Something to Consider

If you enjoyed this article, we have a proposition for you: Join NRPLUS. Members get all of our content (including the magazine), no paywalls or content meters, an advertising-minimal experience, and unique access to our writers and editors (conference calls, social-media groups, etc.). And importantly, NRPLUS members help keep NR going. Consider it?

If you enjoyed this article, and were stimulated by its contents, we have a proposition for you: Join NRPLUS.

LEARN MORE

Most Popular

Politics & Policy

Against Trump

Donald Trump leads the polls nationally and in most states in the race for the Republican presidential nomination. There are understandable reasons for his eminence, and he has shown impressive gut-level skill as a campaigner. But he is not deserving of conservative support in the caucuses and primaries. Trump is ... Read More
Politics & Policy

Against Trump

Donald Trump leads the polls nationally and in most states in the race for the Republican presidential nomination. There are understandable reasons for his eminence, and he has shown impressive gut-level skill as a campaigner. But he is not deserving of conservative support in the caucuses and primaries. Trump is ... Read More
U.S.

The Worrisome Decline of Patriotism in America

Independence Day is a time to celebrate our country, but with patriotic sentiment at perhaps an all-time low, this year’s holiday is also an opportunity for us to remember how excruciatingly lucky we are to be American citizens. With nothing but bad news filling our screens in recent months, love of country has ... Read More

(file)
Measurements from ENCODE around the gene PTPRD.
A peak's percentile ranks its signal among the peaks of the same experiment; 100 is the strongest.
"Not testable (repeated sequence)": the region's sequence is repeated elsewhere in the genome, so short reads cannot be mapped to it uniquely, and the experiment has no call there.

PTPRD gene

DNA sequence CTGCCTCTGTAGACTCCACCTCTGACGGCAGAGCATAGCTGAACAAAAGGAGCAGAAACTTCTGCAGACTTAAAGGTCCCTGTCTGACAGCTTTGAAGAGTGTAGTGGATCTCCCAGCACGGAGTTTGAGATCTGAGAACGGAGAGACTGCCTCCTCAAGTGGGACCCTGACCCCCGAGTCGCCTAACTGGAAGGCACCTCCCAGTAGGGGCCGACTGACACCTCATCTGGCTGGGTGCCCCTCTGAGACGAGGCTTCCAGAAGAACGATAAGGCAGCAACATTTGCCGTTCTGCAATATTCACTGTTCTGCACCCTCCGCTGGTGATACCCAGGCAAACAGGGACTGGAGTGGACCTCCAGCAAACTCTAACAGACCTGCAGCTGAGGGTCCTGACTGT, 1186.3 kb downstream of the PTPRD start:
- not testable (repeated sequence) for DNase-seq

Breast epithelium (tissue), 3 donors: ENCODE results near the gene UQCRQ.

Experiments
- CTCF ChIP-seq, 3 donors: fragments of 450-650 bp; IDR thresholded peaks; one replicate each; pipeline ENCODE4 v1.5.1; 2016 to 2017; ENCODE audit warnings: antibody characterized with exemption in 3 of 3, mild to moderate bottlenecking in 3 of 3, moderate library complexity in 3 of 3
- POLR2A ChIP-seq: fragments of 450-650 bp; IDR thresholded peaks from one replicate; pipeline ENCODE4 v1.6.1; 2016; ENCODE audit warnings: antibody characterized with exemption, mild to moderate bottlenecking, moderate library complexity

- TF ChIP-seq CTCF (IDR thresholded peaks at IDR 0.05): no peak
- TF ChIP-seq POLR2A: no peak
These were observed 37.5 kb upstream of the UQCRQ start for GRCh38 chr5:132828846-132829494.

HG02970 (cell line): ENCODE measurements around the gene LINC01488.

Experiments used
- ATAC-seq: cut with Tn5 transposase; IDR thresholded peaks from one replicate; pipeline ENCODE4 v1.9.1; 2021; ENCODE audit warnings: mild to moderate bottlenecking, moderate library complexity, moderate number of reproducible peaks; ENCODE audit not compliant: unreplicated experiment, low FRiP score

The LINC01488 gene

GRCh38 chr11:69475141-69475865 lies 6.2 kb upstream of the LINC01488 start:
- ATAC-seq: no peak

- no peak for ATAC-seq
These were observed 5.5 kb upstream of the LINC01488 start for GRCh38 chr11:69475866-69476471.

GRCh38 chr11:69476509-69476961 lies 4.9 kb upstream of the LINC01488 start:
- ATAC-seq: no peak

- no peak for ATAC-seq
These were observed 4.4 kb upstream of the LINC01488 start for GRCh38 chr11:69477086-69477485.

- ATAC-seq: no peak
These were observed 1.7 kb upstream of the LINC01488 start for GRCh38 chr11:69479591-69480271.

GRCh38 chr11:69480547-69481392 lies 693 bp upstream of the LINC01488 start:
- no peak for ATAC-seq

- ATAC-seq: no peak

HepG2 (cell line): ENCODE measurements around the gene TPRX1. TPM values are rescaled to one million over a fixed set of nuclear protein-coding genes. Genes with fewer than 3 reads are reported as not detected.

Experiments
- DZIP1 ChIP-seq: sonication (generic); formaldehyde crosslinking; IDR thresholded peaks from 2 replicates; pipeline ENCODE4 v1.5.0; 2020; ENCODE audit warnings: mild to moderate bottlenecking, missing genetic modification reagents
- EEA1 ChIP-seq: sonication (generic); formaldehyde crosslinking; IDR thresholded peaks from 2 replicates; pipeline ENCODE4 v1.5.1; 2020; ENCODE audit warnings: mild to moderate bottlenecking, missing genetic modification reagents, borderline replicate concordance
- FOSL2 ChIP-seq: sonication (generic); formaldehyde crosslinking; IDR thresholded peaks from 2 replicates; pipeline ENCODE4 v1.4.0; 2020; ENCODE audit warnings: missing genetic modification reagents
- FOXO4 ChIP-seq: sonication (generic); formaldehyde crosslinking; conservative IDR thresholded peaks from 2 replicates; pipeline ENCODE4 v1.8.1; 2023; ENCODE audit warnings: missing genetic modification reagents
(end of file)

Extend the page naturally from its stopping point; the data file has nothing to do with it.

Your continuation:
U.S.

The Worrisome Decline of Patriotism in America

Independence Day is a time to celebrate our country, but with patriotic sentiment at perhaps an all-time low, this year’s holiday is also an opportunity for us to remember how excruciatingly lucky we are to be American citizens. With nothing but bad news filling our screens in recent months, love of country has ... Read More
Music

The All-American Glory of Yacht Rock

They say jazz is America’s musical signature: As Ken Burns wrote, “the genius of America is improvisation, our unique experiment a profound intersection of freedom and creativity. . . . Nowhere is this more apparent than in jazz — the only art form created by Americans, an enduring and indelible expression ... Read More
Music

The All-American Glory of Yacht Rock

They say jazz is America’s musical signature: As Ken Burns wrote, “the genius of America is improvisation, our unique experiment a profound intersection of freedom and creativity. . . . Nowhere is this more apparent than in jazz — the only art form created by Americans, an enduring and indelible expression ... Read More

Hamilton on the Wrong Side of Cinema

Disney’s presentation of the Broadway blockbuster Hamilton marks a curious cultural turning point: The most heralded production in recent Broadway history has not been adapted into a movie — it’s a digital video recording of a 2016 stage performance — because it has to live up to its hype as an exclusive ... Read More

Hamilton on the Wrong Side of Cinema

Disney’s presentation of the Broadway blockbuster Hamilton marks a curious cultural turning point: The most heralded production in recent Broadway history has not been adapted into a movie — it’s a digital video recording of a 2016 stage performance — because it has to live up to its hype as an exclusive ... Read More